West Virginia Gov. Jim Justice signed an omnibus education reform bill] on Friday, June 28, that will lead to the state’s first charter schools.
House Bill 206 allows for three charter schools in the 2021-2022 academic year, with approval from the charters’ respective county boards of education. The bill allows for three more charters every three years, beginning in 2023.
The legislation also entails a 5 percent raise for public school employees. A bulletin on Friday from the Senate Finance Committee said most of that roughly $67 million increase has been set aside in the budget for Fiscal Year 2020.
Education reform has been at the crux of the state’s most recent regular session and a special session called by Justice in March, after the original omnibus measure from the Senate failed.
Teachers and service personnel from schools statewide have gathered at the Capitol on several occasions this year to protest charters and other aspects of the omnibus bills they disagreed with, including education savings accounts and anti-strike language that would penalize public school workers for protesting.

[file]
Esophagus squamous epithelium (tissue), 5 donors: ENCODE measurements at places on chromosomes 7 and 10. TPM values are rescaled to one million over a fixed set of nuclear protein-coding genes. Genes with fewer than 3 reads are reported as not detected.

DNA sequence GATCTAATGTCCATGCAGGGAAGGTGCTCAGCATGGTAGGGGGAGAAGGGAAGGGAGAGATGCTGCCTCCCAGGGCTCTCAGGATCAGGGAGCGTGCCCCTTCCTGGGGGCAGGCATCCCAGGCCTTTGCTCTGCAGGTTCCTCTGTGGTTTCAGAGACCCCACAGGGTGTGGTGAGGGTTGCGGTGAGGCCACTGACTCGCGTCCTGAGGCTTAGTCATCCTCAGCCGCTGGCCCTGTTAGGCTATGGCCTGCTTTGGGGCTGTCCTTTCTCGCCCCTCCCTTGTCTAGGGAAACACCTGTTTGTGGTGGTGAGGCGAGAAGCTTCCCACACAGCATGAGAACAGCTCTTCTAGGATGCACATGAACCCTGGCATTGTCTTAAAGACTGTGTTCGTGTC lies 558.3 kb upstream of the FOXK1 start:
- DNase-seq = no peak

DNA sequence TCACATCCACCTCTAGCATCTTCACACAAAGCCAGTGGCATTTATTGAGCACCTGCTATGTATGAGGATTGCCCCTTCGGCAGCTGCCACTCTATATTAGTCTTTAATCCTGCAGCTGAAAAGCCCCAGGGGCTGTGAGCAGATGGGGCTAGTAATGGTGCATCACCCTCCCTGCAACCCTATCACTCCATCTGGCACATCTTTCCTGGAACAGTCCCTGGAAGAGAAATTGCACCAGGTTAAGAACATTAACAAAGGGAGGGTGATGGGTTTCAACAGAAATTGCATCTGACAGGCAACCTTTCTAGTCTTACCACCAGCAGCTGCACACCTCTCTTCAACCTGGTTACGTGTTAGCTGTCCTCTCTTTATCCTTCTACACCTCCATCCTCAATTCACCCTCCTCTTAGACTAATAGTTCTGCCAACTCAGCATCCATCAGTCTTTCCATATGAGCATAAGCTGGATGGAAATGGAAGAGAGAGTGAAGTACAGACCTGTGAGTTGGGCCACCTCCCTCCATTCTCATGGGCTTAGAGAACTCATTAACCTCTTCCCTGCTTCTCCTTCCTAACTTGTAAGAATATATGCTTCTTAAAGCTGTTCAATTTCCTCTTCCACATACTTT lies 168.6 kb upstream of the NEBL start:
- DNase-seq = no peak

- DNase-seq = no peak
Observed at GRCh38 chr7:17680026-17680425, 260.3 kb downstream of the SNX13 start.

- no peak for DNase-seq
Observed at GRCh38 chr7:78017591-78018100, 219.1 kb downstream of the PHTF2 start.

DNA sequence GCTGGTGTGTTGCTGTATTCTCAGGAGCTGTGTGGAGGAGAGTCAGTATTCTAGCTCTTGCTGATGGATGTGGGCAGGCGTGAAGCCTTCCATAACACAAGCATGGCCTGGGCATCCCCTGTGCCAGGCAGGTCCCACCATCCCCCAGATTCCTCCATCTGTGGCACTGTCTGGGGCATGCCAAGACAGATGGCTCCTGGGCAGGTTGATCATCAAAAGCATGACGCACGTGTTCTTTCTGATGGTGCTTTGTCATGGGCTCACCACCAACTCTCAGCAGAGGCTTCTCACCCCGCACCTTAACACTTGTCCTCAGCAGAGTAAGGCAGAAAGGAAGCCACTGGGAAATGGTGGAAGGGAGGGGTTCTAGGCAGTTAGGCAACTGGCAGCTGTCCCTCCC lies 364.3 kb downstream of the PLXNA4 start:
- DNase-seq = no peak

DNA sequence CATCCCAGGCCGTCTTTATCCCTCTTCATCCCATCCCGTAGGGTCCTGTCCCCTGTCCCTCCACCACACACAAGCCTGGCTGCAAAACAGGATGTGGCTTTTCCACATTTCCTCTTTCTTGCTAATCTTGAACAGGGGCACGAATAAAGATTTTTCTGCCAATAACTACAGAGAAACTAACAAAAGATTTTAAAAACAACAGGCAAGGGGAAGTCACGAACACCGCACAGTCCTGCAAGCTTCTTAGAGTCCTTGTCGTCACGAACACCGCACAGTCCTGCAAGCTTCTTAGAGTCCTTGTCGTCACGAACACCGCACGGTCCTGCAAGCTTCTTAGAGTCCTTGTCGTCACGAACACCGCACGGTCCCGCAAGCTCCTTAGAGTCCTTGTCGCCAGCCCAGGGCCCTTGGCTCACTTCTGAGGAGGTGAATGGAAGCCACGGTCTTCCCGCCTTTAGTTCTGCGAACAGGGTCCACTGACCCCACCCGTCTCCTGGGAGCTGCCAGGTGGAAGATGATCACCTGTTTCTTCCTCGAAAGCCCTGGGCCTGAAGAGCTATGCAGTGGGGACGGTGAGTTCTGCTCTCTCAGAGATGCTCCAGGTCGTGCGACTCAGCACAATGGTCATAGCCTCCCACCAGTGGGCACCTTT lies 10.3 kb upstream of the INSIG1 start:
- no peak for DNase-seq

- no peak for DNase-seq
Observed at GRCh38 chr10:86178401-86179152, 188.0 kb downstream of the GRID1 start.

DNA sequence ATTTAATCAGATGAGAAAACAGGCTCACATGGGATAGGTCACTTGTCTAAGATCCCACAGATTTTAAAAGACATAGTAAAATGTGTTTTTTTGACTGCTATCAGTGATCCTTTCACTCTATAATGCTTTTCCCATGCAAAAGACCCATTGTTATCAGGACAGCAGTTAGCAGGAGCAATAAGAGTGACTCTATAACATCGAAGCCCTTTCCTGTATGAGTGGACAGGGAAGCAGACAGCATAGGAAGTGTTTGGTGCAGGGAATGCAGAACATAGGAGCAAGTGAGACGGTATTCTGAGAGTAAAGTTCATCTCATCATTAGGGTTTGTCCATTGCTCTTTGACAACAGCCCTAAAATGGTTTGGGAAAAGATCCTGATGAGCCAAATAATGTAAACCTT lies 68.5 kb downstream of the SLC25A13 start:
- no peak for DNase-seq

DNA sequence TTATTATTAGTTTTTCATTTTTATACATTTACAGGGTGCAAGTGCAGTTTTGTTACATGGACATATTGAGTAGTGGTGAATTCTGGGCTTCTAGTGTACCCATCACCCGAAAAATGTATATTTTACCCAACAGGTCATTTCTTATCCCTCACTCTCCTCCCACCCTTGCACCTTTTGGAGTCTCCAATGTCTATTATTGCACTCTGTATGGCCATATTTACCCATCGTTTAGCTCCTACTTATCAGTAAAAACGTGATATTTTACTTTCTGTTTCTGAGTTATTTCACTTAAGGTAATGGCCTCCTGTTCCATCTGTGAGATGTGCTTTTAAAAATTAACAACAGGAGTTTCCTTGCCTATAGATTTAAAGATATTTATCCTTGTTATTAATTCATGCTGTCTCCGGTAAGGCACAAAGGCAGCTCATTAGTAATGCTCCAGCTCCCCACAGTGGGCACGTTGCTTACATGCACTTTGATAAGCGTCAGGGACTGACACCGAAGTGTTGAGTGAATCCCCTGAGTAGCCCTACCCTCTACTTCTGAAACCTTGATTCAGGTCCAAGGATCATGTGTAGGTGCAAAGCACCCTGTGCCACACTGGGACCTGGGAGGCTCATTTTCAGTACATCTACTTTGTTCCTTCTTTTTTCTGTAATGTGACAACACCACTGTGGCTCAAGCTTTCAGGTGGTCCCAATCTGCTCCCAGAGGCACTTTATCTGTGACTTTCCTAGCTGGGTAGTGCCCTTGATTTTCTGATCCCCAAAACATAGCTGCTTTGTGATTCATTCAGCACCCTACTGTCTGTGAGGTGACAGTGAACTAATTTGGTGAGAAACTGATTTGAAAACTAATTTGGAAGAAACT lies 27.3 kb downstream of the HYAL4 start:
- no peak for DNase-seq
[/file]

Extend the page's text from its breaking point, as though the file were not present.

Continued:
Justice didn’t hold any public bill-signing events Friday, issuing a press release instead.
“Looking at the bill in its entirety – with all of its many, many great pieces that help our children and our teachers – there is truly so much good that will benefit teachers, students, and all West Virginians,” Justice said in Friday’s statement. “I am really pleased with where we got to at the end of the day and I commend the Senate and the House for working with me to come to a compromise that will result in a big win for the entire education community and all West Virginians.”
The Associated Press contributed to this report.